Trading is an immersive experience. There are so many factors one needs to account for - the price, effect of a buy/ sell, trend analysis - which could get lost in the chaos. Not so long ago, gut was the biggest stock market analysis tool. Now the method is more precise with new tools that deploy science to predict future prices using historical data. Technical analysis increases the probability of your call being right. Day trading in stocks is risky, more so if you are untrained. These stock market analysis tools will help you make big decisions backed by logic.
 

How it works


Technical analysis is done on the basis of historical price movement plotted on a two-dimensional chart. This does not include balance sheets or P&L accounts, like in fundamental analysis. This is based on the assumption that the markets are efficient and the graph encompasses price sensitive information into the graph. It 's easy to read and anybody can look at the chart and understand the price trend. You can see open, high, low and closing prices of stocks.
 

Learning charts will plot you on the winning axis


The chart is the foundation of technical stock market analysis. There are mainly two types: Line Chart and Candlestick Chart.
 
Line charts
The line chart is the simplest yet crucial chart for stock market analysis. The single line on the chart represents the closing price of stocks each day. Dates are displayed along the bottom of the chart and prices are displayed on the side(s). Line charts are typically displayed using closing prices of stocks.
 
Candlestick charts
A candlestick chart is a more comprehensive chart for stock market analysis. It displays the stock 's open, high, low, and closing price. Given its detailed nature, these charts are very popular with investors. The top of each vertical bar represents the highest price of the stock and the bottom of the bar represents the lowest price of the stock it reached on that day. The closing price is displayed on the right side of the bar.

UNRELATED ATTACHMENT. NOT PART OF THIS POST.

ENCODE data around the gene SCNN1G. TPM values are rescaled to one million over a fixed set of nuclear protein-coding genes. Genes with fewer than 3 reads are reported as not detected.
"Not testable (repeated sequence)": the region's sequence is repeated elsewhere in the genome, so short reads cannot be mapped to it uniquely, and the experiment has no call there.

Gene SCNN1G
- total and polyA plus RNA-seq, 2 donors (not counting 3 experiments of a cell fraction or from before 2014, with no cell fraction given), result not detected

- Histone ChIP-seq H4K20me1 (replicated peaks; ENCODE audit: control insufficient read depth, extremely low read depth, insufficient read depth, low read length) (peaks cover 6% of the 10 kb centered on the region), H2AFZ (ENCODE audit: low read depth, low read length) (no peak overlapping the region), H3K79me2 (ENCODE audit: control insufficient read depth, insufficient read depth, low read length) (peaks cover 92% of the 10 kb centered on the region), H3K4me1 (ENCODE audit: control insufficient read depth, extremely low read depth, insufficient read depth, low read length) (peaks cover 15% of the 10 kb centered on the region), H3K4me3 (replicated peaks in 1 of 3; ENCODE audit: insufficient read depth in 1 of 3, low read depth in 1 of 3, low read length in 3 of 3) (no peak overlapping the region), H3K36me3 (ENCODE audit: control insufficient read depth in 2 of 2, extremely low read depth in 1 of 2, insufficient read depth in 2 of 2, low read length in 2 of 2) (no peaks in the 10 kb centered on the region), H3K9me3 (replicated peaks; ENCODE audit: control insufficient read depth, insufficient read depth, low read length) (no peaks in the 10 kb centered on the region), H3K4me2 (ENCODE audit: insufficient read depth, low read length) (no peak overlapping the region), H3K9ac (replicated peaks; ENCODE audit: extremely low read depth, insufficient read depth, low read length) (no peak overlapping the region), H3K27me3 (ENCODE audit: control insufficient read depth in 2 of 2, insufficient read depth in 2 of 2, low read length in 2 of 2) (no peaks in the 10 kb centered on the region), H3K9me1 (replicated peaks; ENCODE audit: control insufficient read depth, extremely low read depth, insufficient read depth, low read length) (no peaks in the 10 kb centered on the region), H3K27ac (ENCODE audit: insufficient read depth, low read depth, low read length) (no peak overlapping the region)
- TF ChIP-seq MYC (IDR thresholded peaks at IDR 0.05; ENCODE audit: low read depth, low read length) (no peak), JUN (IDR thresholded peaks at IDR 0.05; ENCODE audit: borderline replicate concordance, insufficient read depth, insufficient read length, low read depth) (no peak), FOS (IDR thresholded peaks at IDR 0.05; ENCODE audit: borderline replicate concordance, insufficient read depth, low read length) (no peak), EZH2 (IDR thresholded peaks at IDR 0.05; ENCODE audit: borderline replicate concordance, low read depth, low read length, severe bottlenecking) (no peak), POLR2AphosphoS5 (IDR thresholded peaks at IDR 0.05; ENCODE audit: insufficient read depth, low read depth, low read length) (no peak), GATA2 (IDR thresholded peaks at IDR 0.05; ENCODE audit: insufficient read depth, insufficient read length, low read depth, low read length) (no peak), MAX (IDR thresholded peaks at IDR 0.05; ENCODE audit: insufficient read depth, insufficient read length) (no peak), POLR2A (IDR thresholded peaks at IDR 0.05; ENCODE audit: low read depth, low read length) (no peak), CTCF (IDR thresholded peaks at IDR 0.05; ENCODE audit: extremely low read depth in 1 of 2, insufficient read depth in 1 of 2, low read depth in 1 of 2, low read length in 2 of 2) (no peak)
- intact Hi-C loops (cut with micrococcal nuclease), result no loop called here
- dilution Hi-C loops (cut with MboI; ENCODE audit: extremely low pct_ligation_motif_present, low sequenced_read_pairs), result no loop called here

The red bar indicates that stock has closed lower than its opening price and white bar indicates that the stock has closed above its opening price. The time frame is displayed at the bottom.

The support and resistance prices are great indicators
Support and Resistance prices are crucial indicators to understand when to sell or buy a stock and hence, and are very essential for technical analysis. Generally, stock prices reach a support or resistance point and bounce off from there. Any further movement beyond these points indicates either down side or upside in stock prices. However, these are also dependent on buyer 's fundamental analysis of the scenario by referring to information about changes in profits, expansion, takeover, and change in management.
 
A support level is a level where the price tends to find support as it falls. The falling price is likely to bounce off this level rather than break through it. However, once the price has broken this level to plummet further, it is likely to continue falling until it meets another support level.
 
A resistance level is the opposite of a support level. It is the level where the price tends to find resistance as it rises. This means the price is more likely to bounce off this level rather than break through it. However, once the price breaks this level, it is likely to continue rising until another resistance level is met.
 
Understand the concept of supply and demand
The support and resistance levels are clear indicators of supply and demand. Simply put, supply is the number of shares that sellers are willing to sell at a given price. And demand is the number of shares that buyers are willing to buy at a given price. A breakout above the resistance level is evidence of an upward move as demand to buy the stock at higher prices is high. Similarly, the breaking of the support level indicates that the supply is high and the seller is ready to sell at lower levels.
 
Therefore, technical stock market analysis gives an efficient stock market analysis as opposed to relying on random, assumed study. While fundamental analysis depends on key events like quarterly results of corporates, announcement of earnings, or policy changes in operations, technical analysis is more dynamic as it reads concrete data, daily to give a reliable indication of market trends.